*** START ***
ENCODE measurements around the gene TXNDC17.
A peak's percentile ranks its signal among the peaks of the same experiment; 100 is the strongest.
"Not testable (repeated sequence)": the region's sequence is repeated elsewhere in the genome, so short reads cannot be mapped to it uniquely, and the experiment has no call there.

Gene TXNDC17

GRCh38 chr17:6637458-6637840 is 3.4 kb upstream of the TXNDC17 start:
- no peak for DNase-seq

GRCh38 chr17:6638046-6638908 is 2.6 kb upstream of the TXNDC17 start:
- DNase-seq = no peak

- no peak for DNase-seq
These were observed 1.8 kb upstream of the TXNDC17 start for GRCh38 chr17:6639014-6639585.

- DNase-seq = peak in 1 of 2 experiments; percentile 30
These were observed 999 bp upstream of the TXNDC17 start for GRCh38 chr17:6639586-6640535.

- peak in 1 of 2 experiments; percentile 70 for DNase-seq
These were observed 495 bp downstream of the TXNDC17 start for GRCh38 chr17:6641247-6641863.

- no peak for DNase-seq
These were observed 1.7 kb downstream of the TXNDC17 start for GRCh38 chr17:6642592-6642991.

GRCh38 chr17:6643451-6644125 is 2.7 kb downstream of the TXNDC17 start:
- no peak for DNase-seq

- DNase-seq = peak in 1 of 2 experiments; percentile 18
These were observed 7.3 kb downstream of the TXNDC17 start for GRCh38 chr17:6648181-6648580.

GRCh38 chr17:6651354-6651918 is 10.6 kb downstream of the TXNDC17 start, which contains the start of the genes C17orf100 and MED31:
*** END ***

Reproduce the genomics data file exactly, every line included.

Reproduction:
ENCODE measurements around the gene TXNDC17.
A peak's percentile ranks its signal among the peaks of the same experiment; 100 is the strongest.
"Not testable (repeated sequence)": the region's sequence is repeated elsewhere in the genome, so short reads cannot be mapped to it uniquely, and the experiment has no call there.

Gene TXNDC17

GRCh38 chr17:6637458-6637840 is 3.4 kb upstream of the TXNDC17 start:
- no peak for DNase-seq

GRCh38 chr17:6638046-6638908 is 2.6 kb upstream of the TXNDC17 start:
- DNase-seq = no peak

- no peak for DNase-seq
These were observed 1.8 kb upstream of the TXNDC17 start for GRCh38 chr17:6639014-6639585.

- DNase-seq = peak in 1 of 2 experiments; percentile 30
These were observed 999 bp upstream of the TXNDC17 start for GRCh38 chr17:6639586-6640535.

- peak in 1 of 2 experiments; percentile 70 for DNase-seq
These were observed 495 bp downstream of the TXNDC17 start for GRCh38 chr17:6641247-6641863.

- no peak for DNase-seq
These were observed 1.7 kb downstream of the TXNDC17 start for GRCh38 chr17:6642592-6642991.

GRCh38 chr17:6643451-6644125 is 2.7 kb downstream of the TXNDC17 start:
- no peak for DNase-seq

- DNase-seq = peak in 1 of 2 experiments; percentile 18
These were observed 7.3 kb downstream of the TXNDC17 start for GRCh38 chr17:6648181-6648580.

GRCh38 chr17:6651354-6651918 is 10.6 kb downstream of the TXNDC17 start, which contains the start of the genes C17orf100 and MED31: